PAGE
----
The English Rough Dog has nearly always a wiry muzzle, and a good useful hard coat of hair over his whole body. The best specimens are not so long in the leg as the generality of dogs, and when they have tails they carry them lower than the Scotch dog...In those districts where large numbers of sheep are kept, great attention is paid to their education, and a good sheep dog is considered as indispensable to the well-doing of a flock as a good shepherd. For the last ten years a class has been made in our large shows for the bob-tailed rough sheep dog. He is a strong and yet symmetrical dog, with a wiry muzzle and a head wholly unlike that of the foxy collie. Generally his colour is a dull brindle, mixed with white on the neck and legs, but he is sometimes black and white, and at others red and white.
We assume he is speaking here of the Old English Sheepdog. It would be exciting indeed to be able to say that this breed or type once came in colors other than only the grey and white we see today, but we can't rely on Wood's accuracy. In this book his interpretation of the collie is as "two races...to be found in Scotland--the rough and the smooth." For these, the colors he gives for the rough are "a deep, warm, long coat of various colours--sometimes black with light tan points," (black-and-tan); "sometimes sandy," (sable or recessive yellow); "or of various mixed greys," (blue or blue-merle) "some of which are singularly beautiful and picturesque." He describes the rough collie as if by a show standard, and indeed he may have used the Kennel Club standard for his account, since he mentions shows in connection with the OES, above. For the smooth coated collie, which he obviously thinks of as a separate breed, the colors he gives are "blue and black mottled," blue-merle; "or of a sandy colour, although occasionally he may be met with of the black and tan or mixed tints." He mentions that "in some districts of Scotland and the north of England a smooth collie is still more highly prized."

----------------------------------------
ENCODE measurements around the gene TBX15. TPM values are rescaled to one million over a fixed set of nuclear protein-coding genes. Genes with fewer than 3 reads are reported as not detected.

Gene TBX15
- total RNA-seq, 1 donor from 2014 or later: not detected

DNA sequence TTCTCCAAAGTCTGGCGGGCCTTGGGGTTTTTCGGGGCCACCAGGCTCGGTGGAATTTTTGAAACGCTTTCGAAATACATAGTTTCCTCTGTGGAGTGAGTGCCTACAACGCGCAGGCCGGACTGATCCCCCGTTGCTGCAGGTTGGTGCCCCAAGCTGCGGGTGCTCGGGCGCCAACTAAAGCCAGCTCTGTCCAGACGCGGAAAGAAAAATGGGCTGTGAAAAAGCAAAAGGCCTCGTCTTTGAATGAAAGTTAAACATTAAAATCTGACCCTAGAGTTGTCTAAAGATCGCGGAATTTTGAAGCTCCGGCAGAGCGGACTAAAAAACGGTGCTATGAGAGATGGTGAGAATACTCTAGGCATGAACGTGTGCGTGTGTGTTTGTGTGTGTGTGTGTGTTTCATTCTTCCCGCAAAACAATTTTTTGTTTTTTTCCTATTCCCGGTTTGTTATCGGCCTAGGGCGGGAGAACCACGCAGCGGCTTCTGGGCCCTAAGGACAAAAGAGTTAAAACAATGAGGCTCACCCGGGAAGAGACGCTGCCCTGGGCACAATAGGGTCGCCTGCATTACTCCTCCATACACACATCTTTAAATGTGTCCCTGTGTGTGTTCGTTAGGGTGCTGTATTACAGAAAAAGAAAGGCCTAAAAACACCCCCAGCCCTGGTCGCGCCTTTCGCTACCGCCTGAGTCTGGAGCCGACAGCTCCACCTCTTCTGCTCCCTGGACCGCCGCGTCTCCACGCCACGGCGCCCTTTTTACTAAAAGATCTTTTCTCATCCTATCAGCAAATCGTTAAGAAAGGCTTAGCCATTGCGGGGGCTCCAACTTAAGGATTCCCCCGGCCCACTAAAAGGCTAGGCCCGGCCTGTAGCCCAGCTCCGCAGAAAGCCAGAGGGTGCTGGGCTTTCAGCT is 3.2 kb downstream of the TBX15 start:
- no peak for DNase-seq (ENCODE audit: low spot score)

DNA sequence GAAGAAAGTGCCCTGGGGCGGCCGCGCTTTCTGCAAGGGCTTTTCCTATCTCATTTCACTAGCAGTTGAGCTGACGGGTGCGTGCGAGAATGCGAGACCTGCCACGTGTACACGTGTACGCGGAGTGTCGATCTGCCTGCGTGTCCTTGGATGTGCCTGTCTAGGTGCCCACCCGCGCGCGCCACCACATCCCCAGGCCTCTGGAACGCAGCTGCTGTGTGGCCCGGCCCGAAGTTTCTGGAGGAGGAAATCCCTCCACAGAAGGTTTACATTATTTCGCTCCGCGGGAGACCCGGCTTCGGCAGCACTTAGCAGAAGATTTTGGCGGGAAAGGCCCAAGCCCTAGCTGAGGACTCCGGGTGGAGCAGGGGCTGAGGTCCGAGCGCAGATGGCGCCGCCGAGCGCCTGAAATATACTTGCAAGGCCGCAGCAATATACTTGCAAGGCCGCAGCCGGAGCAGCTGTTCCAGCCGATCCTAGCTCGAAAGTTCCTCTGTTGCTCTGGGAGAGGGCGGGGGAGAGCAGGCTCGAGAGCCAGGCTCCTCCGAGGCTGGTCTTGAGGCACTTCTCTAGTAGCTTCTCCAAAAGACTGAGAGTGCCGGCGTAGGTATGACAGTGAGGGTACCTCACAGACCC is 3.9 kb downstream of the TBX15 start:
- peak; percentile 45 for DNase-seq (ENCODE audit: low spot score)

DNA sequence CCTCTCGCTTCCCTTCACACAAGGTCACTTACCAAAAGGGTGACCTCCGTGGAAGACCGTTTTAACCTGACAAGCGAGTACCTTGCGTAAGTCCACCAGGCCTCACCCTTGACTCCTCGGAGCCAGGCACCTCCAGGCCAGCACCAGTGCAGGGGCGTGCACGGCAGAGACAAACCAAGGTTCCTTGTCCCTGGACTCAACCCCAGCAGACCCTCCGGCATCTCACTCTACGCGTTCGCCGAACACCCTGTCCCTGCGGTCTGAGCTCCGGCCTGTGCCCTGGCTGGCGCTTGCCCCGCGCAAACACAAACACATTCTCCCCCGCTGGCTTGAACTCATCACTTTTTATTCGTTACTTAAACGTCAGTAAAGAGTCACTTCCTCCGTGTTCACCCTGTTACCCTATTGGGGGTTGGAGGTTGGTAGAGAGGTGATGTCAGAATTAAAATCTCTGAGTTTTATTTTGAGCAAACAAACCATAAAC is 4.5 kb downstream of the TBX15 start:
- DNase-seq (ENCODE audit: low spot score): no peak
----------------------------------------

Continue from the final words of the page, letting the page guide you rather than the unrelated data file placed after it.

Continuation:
Left, "Shepherd's Dog" by Harrison Weir from The Illustrated Natural History: Mamalia by J.G. Wood.
In The Illustrated Natural History: Mamalia (1865, George Routledge & Sons, London), which is the most detailed and perhaps the most "scientific" of Wood's natural history books, Wood devotes four pages to the "Sheep-dog", distinguishing among the "English Sheep-dog", the "Scotch Sheep-dog or Colley", the "Drover's Dog", and the "Cur Dog". Again, his writing seems derivative of Bewick, Hogg, Buffon, and others. The book is 800 pages, packed with species, types and breeds, some that are extinct today, and written at a time when many books like this were coming out with great regularity, and, there was a great demand for this type of book. People reading it were likely not to have read the earlier books by other authors, so in terms of reaching the general public, Wood was doing natural history, and by extension, the shepherd's dog, a service, despite inaccuracies. The book is beautifully illustrated by Harrison Weir and others. Illustrators rarely got credit in the 19th century, and the only way to know who they were is if they signed their work; Harrison Weir did, and so did others, but most signatures are unfortunately un-decipherable. There was no concept of copyright in the centuries before the 20th, so likely many of the illustrations that were used in books, were used without permission.